“I believe folks are seeking out convenient snackable cheeses [that do] not need to be prepared as part of a dish, including dips, and that [are] sold in an easy-to-open-and-enjoy format,” said Tomas Rizo, vice president of sales and marketing for Modesto, Calif.-based Rizo-Lopez Foods Inc. The company makes cheese under the Rizo Brothers California Creamery brand.
Ian Schuman, business unit lead, specialty cheese for Schuman Cheese, Fairfield, N.J., agreed, noting that “high-speed innovation” can be found within the cheese-snacking category.
“Producers are figuring out how to deliver great-tasting, protein-packed cheese in occasion-driven packaging,” he said. “Examples range from packaging that is portable and convenient for consumers on the go to curated trays of specialty cheeses for an instant cheese board.”
To cater to snack-loving consumers, Schuman Cheese recently debuted Cello Copper Kettle Chisels. The product consists of bite-sized pieces of Parmesan, which is crafted in copper vats to create distinctive notes of cooked caramel. According to the company, the product is designed for the health-conscious snacker, boasting 9 grams of protein and only 110 calories per serving.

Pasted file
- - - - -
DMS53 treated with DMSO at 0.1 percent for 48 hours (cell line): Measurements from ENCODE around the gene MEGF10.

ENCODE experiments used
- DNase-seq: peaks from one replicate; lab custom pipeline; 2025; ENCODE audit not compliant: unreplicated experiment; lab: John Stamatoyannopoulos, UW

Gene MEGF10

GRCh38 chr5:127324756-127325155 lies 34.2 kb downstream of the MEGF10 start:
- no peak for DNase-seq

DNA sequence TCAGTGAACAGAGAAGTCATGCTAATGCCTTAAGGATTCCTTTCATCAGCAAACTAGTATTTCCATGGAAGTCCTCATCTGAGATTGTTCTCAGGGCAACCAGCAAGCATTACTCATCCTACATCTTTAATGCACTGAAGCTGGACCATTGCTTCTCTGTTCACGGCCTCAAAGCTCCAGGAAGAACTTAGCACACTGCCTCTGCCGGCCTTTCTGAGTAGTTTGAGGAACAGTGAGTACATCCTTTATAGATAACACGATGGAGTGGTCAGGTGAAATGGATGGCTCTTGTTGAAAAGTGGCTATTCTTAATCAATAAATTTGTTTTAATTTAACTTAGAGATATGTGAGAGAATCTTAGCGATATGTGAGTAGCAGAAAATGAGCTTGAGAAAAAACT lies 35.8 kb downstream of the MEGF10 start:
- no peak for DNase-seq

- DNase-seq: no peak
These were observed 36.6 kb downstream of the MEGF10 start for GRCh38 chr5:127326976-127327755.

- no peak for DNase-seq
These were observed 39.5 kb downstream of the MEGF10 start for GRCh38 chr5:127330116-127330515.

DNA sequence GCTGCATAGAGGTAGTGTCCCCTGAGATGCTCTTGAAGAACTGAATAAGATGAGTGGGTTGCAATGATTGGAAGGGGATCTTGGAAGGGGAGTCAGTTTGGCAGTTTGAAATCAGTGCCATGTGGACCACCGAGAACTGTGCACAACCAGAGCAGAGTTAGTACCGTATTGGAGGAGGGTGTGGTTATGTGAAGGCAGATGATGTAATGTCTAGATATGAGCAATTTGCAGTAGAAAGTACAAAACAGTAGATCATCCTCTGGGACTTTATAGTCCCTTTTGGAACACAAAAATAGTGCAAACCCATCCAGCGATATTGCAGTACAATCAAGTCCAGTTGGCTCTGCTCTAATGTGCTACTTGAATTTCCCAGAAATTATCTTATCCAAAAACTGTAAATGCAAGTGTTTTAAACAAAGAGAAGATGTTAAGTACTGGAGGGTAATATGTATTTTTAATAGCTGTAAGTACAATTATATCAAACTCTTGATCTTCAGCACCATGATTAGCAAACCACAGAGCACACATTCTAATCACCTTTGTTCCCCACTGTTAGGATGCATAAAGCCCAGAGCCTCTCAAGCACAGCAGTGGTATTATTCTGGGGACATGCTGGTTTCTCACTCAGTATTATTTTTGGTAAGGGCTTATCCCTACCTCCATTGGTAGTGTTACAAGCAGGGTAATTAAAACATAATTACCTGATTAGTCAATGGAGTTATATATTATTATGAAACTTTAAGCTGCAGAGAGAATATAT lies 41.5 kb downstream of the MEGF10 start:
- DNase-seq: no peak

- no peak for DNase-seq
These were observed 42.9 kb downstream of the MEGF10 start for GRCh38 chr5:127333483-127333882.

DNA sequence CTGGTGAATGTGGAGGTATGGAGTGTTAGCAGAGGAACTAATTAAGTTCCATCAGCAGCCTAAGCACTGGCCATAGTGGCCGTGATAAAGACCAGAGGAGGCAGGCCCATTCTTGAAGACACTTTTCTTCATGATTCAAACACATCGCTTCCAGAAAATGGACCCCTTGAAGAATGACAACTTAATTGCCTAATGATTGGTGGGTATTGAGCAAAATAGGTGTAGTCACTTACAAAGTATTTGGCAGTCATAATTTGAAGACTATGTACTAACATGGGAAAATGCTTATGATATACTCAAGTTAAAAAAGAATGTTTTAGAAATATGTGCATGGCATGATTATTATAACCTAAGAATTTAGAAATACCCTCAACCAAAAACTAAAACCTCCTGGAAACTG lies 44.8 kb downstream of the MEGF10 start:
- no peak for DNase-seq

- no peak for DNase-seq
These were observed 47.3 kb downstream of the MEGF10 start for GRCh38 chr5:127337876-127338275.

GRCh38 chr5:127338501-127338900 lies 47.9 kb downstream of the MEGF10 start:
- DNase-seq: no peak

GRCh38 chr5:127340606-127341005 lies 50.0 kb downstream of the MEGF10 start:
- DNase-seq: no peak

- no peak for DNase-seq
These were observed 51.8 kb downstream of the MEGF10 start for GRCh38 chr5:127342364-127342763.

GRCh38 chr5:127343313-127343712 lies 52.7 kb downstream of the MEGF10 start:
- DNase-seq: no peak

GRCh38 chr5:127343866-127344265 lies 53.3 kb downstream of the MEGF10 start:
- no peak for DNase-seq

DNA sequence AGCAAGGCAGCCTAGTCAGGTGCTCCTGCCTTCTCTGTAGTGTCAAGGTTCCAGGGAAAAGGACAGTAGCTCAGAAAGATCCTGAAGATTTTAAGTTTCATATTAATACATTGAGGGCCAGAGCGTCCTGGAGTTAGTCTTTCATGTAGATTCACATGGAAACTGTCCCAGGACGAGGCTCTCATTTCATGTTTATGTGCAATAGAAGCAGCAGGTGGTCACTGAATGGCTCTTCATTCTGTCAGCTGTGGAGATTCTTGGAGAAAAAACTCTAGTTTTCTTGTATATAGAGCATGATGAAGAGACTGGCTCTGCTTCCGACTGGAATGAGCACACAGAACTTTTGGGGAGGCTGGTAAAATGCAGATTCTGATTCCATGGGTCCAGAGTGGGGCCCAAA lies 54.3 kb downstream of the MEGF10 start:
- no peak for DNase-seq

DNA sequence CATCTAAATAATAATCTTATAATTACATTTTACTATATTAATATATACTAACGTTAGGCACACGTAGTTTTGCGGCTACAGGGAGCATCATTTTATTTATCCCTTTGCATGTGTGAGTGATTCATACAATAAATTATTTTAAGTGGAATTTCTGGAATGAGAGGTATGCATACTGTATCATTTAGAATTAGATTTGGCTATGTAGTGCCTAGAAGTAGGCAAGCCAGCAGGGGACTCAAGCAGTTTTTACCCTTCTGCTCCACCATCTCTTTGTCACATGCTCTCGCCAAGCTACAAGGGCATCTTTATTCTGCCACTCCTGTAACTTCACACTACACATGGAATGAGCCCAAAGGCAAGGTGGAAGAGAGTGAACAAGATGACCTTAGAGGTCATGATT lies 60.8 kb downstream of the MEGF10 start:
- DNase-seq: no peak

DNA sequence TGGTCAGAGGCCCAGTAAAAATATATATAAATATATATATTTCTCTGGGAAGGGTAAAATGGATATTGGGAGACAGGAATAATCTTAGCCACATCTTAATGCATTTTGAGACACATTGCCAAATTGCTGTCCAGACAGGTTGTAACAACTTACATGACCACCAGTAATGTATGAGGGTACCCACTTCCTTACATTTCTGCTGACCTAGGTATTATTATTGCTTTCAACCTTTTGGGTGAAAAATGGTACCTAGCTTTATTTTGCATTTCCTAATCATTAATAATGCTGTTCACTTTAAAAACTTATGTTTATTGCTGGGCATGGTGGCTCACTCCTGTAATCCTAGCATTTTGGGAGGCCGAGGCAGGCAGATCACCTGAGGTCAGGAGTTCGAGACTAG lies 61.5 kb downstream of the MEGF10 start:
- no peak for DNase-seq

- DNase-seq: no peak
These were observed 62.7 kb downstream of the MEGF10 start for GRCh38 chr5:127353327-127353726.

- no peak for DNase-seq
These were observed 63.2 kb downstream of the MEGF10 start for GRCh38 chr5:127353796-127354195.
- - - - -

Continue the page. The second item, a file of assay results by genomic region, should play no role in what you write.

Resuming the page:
And Sargento Foods Inc., Plymouth, Wis., has been particularly active during the past few years within the cheese-snacking space.
“In recent years, we found the traditional three meals a day were being replaced with and complemented by smaller and more frequent snacks,” explained Chip Schuman, senior vice president, marketing — consumer products for Sargento. “And with this shift, consumers demanded their snacks balance taste and nutrition, as well as convenience and portability to fit their busy lifestyles.”
Sargento launched its Balanced Breaks cheese snack line back in 2015, and the line ended up being the company’s most successful launch ever, Chip Schuman noted. And this year, Sargento expanded on that launch with its Sargento Sunrise Balanced Breaks. Targeting the breakfast occasion, the refrigerated snack kits combine different varieties of natural cheeses with other snackable ingredients such as vanilla blueberry quinoa clusters and blueberry juice-infused dried cranberries. They come in four varieties.